I. Original Works. Some of Fernel’s books are Monalosphaerium (Paris, 1527); Cosmotheoria (Paris, dated 1527 but apparently not issued until March 1528); De abditis rerum causis (Paris, 1548); Medicina (Paris, 1554), of which the first seven chapters, called collectively “Physiologiae,” represent a reedited version of De naturali parte medicinae, also trans. into French as Les VII livres de la physiologie (Paris, 1655); Universa medicina, Guillaume Plancy, ed. (Paris, 1567), which also includes Plancy’s Vita Fernelii; Febrium curandarum methodus generalis (Frankfurt am Main, 1577); and De luis venerae perfectissima cura liber (Antwerp, 1579).

II. Secondary Literature. A scholarly appraisal of Fernel’s work, together with an English trans. of Plancy’s Vita Fernelii, is in C. S. Sherrington, Endeavour of Jean Fernel (Cambridge, 1946).

Ragnar Granit

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Jean François Fernel

The French physician Jean François Fernel (ca. 1497-1558) reformed, systematized, and reorganized Renaissance medicine, popularizing the terms "physiology" and "pathology."

Born at Montdidier near Amiens, son of an innkeeper, Jean François Fernel was educated at the Collège de Ste-Barbe in Paris and received an arts degree from the University of Paris in 1519. Caught up in the rising tide of the new humanism led by Erasmus and Guillaume Budé, after graduating he recast his entire program to perfect himself in the classics, with special emphasis on mathematics. However, serious illness and loss of parental support compelled him to seek a living in medicine. He earned his way through medical school by lecturing and writing on astronomy, astrology, and mathematics, quickly achieving recognition not only as a learned physician and teacher but as a most modest and humane man. A highly successful medical practice created a reputation for him which spread throughout Europe, and he was called to the court by the Dauphin, later Henry II, to whom he became medical consultant and personal physician. Soon after the fall of Calais on April 26, 1558, Fernel fell ill and died at Fontainebleau.

Fernel is a classic example of the Renaissance physician. Characteristically, he approached medicine through humanistic studies, attempting to codify and clarify the accumulated knowledge of the past. He dealt with the customary topics of the day such as the elements and the humors and their functions in both health and disease. Unfortunately, he continued the medieval association of astronomy and astrology in medicine. His writings in this field were very influential on his successors. Nonetheless, his improvements on the astrolabe and his accurate estimate of the length of a degree were considerable scientific contributions.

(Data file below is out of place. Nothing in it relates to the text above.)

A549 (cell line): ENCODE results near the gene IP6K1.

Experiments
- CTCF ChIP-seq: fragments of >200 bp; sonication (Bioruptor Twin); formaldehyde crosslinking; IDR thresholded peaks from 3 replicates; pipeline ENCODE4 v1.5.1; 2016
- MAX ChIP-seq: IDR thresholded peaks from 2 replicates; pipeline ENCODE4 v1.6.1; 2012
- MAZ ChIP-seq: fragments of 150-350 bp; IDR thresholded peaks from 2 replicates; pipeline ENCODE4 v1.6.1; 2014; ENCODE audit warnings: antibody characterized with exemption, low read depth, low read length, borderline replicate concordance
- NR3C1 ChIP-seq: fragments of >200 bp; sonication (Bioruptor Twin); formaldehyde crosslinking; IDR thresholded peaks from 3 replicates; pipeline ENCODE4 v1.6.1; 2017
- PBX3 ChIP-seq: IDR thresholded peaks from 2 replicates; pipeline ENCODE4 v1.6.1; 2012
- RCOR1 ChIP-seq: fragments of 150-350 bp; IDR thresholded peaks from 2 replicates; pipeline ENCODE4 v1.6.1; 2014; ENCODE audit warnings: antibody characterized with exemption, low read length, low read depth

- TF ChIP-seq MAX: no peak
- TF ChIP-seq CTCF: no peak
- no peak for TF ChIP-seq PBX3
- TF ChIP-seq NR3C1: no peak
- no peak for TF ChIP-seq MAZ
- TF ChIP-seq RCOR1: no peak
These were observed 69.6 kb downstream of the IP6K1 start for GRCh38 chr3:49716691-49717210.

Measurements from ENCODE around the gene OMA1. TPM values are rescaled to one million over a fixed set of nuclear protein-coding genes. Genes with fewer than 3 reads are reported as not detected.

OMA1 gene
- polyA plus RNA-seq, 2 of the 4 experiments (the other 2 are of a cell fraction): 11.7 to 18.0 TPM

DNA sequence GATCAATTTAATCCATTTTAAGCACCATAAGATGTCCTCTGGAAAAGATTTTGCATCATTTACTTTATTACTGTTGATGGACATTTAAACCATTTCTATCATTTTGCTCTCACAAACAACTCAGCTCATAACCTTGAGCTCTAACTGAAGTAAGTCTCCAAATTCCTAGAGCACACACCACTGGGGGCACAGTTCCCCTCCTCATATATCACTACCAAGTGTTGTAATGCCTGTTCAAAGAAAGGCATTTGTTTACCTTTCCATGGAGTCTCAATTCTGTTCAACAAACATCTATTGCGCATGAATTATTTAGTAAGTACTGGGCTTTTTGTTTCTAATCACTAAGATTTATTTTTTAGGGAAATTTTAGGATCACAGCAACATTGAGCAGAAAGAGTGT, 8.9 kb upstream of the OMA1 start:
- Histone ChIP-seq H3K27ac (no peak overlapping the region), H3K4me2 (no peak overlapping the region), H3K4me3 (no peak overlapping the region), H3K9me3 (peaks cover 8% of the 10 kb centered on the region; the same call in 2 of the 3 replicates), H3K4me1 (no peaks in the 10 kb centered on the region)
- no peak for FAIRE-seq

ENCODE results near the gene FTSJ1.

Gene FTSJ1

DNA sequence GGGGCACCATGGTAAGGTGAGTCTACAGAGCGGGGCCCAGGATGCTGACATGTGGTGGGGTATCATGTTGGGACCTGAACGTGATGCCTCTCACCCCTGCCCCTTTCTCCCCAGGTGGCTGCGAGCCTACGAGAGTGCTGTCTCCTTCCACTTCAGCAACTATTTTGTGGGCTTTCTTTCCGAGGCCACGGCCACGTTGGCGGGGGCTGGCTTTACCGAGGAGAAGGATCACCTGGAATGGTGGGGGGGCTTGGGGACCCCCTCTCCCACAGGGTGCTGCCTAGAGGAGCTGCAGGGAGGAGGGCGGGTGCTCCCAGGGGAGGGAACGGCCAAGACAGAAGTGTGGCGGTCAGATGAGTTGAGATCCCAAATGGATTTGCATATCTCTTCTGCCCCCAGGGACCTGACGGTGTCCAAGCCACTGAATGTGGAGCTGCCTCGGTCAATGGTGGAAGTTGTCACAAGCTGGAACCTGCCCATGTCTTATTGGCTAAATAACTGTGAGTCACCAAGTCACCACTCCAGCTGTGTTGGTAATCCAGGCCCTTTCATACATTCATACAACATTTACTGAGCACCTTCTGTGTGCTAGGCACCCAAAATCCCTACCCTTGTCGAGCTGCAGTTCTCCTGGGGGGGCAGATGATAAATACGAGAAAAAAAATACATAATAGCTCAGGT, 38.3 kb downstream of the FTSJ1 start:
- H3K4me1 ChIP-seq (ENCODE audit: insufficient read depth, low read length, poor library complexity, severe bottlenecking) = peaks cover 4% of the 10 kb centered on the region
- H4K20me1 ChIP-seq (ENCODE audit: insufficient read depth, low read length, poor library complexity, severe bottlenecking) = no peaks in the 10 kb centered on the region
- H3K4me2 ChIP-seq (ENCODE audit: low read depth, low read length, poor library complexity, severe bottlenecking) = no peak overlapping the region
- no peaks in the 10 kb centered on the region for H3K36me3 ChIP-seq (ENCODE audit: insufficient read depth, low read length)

Fernel greatly influenced medicine through his written works, of which there are no less than 100 editions. Great powers of systematization are evident in his most important publications, Dialogues and Medicina, on the basic sciences. In the first part of his Medicina, published in 1542 and entitled Physiology, he presented human physiology as an integral subject. The second part dealt with pathology and, unlike the usual approach of outlining case histories, attempted to treat the individual organs systematically. It may be said that Fernel popularized the terms "physiology" and "pathology." But his contribution was to draw together into a comprehensive treatise of ordered relationships what had been diffusely expressed by earlier writers. In his pathology, by relating theory to practice, he began to approach the conception of a clinical entity.

The distinctive features of Fernel's thought are his rationalism, analytical powers, insistence on observation. In formulating the new medicine, he carried forward the best of the old winnowed from its accumulated dross. This systematization and clarification formed an important platform from which medicine could evolve.

Further Reading

The only complete biography of Fernel in English is Sir Charles Sherrington, The Endeavour of Jean Fernel (1946). It contains a translation of Guillaume Plancy's Life of Fernel (1607). Although it is an important work, brilliantly presented, caution must be exercised in accepting many of its claims of Fernel's originality. A good corrective is Lynn Thorndike, History of Magic and Experimental Science, vols. 5 and 6 (1941). □

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Jean François Fernel


French physician and astronomer who was the first to describe appendicitis, or the inflammation of the appendix, and the first to describe peristalsis which is the wavelike motion of muscle in the throat to push food down to the stomach. Fernel was the first to use the terms physiology and pathology and was the first to precisely record observations of endocarditis, or the inflammation of the lining of the heart.